Monday, June 30, 2014

Anne/Annas Throughout the Generations

Like the -lyns, Annes, Annas, & Anas are a fairly constant part of American naming. Which specific -ann- name is most common changes with the times, but they generally comprise about 3-5% of girls born in a year. So for a fun look back, I decided to find the most common anne/ane/anna/anas of each generation.
(does not account for alternate spellings, which can greatly change things, especially in recent lists)

  1. Hannah
  2. Anna
  3. Savannah
  4. Arianna
  5. Ariana
  6. Annabelle
  7. Brianna
  8. Gianna
  9. Liliana
  10. Eliana
  11. Juliana
  12. Adriana
  13. Alana
  14. Julianna
  15. Adrianna

  1. Anna
  2. Diana
  3. Hannah
  4. Anne
  5. Joanna
  6. Deanna
  7. Ann
  8. Suzanne
  9. Diane
  10. Ana
  11. Adriana
  12. Shanna
  13. Brianna
  14. Roxanne
  15. Annie

  1. Diane
  2. Ann
  3. Diana
  4. Joanne
  5. Suzanne
  6. Anne
  7. Anna
  8. Dianne
  9. Joann
  10. Annie
  11. Annette
  12. Roxanne
  13. Marianne
  14. Dianna
  15. Luann

  1. Anna
  2. Annie
  3. Ann
  4. Anne
  5. Annette
  6. Annabelle
  7. Hannah
  8. Suzanne
  9. Joanne
  10. Diana
  11. Maryann
  12. Johanna
  13. Joann
  14. Marianne
  15. Johanna

  1. Anna
  2. Annie
  3. Anne
  4. Ann
  5. Hannah
  6. Johanna
  7. Annette
  8. Susanna
  9. Joanna
  10. Savannah
  11. Annabelle
  12. Georgiana
  13. Rosanna
  14. Annabel
  15. Georgianna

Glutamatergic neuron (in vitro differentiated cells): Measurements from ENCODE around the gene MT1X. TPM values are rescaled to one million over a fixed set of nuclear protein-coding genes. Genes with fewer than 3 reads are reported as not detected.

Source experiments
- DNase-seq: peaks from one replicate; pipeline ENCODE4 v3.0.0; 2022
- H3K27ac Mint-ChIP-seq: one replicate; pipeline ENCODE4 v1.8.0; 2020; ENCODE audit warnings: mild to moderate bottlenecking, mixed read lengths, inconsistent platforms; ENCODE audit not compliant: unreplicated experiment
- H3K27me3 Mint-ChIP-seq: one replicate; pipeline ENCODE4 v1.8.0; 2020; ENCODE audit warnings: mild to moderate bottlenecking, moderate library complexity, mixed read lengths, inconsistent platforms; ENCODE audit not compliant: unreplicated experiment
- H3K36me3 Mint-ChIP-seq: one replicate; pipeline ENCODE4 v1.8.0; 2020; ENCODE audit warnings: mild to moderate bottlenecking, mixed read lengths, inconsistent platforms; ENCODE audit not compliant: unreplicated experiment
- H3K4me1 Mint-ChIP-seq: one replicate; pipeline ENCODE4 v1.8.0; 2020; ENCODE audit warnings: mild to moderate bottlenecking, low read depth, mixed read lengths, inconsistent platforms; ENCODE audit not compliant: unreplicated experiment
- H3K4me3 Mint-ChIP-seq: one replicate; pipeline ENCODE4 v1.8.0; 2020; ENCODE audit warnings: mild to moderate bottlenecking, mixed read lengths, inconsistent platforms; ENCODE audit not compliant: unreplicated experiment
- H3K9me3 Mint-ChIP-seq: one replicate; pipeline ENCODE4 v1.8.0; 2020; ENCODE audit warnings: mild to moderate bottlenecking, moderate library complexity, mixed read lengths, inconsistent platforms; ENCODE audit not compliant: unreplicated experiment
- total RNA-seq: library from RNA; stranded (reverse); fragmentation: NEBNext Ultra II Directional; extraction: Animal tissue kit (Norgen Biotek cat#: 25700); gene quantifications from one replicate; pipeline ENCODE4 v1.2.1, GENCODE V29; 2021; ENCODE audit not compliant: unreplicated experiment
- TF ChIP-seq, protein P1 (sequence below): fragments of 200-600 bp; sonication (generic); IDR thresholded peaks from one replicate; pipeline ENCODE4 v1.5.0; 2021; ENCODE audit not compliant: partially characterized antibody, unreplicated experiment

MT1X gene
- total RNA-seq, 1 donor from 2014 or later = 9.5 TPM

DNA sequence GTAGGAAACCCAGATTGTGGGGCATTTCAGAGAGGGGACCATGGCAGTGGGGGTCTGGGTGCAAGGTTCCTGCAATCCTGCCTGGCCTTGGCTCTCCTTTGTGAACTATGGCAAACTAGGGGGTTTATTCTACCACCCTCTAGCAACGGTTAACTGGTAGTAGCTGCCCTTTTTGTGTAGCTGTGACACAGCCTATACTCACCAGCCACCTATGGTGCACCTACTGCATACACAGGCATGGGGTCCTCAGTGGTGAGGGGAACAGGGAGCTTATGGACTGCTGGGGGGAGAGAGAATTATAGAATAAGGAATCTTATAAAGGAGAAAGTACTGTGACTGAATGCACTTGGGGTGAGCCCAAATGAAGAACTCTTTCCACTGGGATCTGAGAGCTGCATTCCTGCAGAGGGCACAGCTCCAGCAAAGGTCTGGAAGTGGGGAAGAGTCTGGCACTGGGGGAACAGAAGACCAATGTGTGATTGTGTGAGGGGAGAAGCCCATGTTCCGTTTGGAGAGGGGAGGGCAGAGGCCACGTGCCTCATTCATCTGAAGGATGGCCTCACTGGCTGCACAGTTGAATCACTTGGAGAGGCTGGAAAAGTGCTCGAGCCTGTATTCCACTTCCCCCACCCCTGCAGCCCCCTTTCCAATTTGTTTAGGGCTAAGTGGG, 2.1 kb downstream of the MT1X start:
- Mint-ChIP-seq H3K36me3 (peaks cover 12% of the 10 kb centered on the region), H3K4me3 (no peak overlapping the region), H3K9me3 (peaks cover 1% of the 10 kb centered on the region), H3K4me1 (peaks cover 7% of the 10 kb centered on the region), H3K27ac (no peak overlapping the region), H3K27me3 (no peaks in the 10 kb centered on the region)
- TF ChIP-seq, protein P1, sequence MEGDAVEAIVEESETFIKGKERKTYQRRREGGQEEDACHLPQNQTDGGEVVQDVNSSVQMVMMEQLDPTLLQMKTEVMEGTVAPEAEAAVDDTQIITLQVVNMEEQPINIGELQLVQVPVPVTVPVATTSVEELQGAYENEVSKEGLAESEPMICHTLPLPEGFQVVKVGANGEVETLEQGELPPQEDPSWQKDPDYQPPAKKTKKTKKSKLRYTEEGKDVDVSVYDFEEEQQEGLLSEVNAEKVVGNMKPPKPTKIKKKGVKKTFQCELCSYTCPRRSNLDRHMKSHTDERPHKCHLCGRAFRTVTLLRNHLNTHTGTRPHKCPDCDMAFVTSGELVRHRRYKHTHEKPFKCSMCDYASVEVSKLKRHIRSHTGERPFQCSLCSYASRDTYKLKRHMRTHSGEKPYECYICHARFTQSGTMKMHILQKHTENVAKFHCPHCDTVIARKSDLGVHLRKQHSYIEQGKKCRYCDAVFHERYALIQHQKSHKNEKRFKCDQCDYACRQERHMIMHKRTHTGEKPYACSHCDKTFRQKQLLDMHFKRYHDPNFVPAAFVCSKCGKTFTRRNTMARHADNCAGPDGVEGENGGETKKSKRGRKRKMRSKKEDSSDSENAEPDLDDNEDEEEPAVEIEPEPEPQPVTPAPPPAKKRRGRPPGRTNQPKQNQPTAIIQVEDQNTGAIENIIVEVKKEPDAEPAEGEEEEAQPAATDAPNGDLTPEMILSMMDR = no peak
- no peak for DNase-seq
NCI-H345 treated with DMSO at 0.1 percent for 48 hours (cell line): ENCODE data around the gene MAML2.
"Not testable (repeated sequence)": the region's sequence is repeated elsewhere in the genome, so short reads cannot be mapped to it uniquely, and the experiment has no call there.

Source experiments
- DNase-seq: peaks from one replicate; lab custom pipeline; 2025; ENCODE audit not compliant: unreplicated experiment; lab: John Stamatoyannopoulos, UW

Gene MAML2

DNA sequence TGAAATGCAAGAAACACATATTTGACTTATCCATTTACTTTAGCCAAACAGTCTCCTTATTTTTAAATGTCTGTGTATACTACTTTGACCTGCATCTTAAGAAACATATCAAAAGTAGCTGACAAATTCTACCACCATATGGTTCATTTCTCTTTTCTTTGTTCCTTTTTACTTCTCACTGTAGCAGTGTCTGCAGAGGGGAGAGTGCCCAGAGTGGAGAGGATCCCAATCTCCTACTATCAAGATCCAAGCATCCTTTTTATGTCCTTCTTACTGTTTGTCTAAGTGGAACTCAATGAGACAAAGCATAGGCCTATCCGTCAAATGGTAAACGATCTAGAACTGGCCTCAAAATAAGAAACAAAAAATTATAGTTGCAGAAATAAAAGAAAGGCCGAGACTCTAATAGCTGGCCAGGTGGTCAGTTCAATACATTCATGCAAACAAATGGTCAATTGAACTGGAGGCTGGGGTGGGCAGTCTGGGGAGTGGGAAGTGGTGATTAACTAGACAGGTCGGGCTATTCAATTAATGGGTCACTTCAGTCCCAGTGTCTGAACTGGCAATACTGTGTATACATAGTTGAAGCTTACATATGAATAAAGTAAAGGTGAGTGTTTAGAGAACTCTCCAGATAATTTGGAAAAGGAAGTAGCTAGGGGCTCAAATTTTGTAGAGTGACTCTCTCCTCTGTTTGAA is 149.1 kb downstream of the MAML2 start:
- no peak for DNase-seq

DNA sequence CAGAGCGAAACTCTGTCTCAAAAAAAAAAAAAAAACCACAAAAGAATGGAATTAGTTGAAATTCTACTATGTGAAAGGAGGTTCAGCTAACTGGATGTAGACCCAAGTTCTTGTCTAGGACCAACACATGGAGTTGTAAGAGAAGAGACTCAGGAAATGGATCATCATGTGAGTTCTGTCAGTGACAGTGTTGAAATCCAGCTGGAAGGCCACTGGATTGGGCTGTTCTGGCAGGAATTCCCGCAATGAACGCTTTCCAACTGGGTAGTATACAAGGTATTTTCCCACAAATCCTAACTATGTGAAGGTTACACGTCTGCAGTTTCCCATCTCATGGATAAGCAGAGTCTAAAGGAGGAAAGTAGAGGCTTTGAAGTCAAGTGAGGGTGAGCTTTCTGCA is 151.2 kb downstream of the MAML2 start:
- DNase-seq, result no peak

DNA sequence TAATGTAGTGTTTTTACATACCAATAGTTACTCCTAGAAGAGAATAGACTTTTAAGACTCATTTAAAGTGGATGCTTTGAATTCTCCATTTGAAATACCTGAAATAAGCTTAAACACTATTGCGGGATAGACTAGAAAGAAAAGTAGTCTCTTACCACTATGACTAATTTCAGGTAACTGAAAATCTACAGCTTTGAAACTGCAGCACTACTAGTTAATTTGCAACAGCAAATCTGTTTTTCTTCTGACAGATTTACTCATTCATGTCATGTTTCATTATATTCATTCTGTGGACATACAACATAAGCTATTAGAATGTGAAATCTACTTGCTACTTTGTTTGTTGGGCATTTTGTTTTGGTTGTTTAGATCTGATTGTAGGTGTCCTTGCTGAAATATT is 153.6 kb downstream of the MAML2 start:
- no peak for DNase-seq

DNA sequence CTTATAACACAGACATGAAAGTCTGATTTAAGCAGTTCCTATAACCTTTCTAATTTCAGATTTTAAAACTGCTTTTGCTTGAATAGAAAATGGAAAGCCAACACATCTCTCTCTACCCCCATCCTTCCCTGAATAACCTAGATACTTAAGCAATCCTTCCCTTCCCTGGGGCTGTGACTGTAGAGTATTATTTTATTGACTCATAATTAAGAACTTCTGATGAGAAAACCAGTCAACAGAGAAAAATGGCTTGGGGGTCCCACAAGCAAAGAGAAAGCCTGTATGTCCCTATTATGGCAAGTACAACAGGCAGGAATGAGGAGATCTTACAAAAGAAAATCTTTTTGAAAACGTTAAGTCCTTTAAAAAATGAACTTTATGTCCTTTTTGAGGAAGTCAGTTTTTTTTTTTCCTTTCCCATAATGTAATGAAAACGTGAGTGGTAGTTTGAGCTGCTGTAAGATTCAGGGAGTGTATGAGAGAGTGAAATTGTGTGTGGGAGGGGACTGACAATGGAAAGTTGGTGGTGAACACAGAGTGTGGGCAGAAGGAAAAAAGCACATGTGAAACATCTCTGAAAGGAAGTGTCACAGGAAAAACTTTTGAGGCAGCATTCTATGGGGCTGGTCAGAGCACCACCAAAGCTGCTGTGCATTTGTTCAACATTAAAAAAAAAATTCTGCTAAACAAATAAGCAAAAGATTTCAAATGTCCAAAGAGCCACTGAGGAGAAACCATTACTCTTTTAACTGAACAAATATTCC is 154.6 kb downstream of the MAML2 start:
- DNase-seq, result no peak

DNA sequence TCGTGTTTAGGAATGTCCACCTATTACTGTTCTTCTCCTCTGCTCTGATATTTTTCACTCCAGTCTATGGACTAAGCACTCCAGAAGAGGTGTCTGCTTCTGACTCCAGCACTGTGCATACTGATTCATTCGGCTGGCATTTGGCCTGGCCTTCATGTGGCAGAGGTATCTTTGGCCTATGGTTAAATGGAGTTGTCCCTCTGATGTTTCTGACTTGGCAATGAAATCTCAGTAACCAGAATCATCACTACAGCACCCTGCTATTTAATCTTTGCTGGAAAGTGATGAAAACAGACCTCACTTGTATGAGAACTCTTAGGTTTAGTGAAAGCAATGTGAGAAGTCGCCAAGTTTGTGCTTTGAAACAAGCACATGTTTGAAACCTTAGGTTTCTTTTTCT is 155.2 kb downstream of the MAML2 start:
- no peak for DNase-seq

*SSA registration was not required until 1937; all data before that point is purely voluntary, and thus may not be as accurate as later data.

Friday, June 27, 2014

The Tribulations of Alexander & Xavier

While browsing the full SSA lists, I've noticed an interesting phenomenon: Alexander and/or Xavier-based smash-names. Smash-names, contractions, portmanteaus--whatever you prefer to call them--have been accepted on girls for a while (Annelise, Marilyn, Rosanna, etc), but have never really caught on for boys. Times, they are a changing--wonder if any of these have a chance?

  • Alexavier
  • Alexsandro
  • Alexiel
  • Alexson
  • Alekai
  • Alxavier
  • Xaviel
  • Xavian
  • Xaven
  • Axavier
  • Azavion
  • Alessander
  • Elisandro

Wednesday, June 25, 2014

Usual Nickname, Unexpected Name--Oz

I really need to come up with a better title for these posts--I'm rapidly running out of "usual" nicknames! Anyway, I see Oz bounced around a bit online, and I do see the appeal: short, snazzy, that zippy Z. The problem is associations--Oz alone is reminiscent of "Land of Oz" (along with a few other pop culture references), and all Osbourne.
There's Oscar of course, and Oswald, and even Austin if your accent allows, but what else?

  • Osbert (OZ-bert, English)
  • Osgood (OZ-good, English)
  • Osman (OHS-man, Turkish)
  • Osmar (OS-mahr, Portuguese)--from Germanic "fame of God"
  • Osmond (OZ-mond, English)--also spelled Osmund
  • Osric (OZ-rik, English)
  • Ossian (OS-see-an, Scandinavian, German)--form of Irish Oisin
  • Osulf (OZ-ulf, Old English)
  • Osvit (OS-veet, Serbian)--"dawn")
  • Oswin (OZ-win, English)
  • Ozan (OH-zahn, Turkish)--"bard"
  • Ozazias (oz-AHZ-ee-as, [Biblical] Greek)
  • Ozias (OZ-ee-as, [Biblical] Greek; oh-ZEE-as, Greek)
  • Oziel (oz-ee-EL, [Biblical] Greek)
  • Ozren (OZ-ren, Croatian, Serbian)

Saturday, June 21, 2014

Playing with Popularity

It seems conventional wisdom--if you don't want your child to be 1 of 5 in a class, avoid a Top 10 name! Growing up in classrooms of multiple Jennifers, Jessicas, Ashleys, and/or Amandas, our generation is more determined than ever to give our children unique names. But does ranking really mean that much anymore?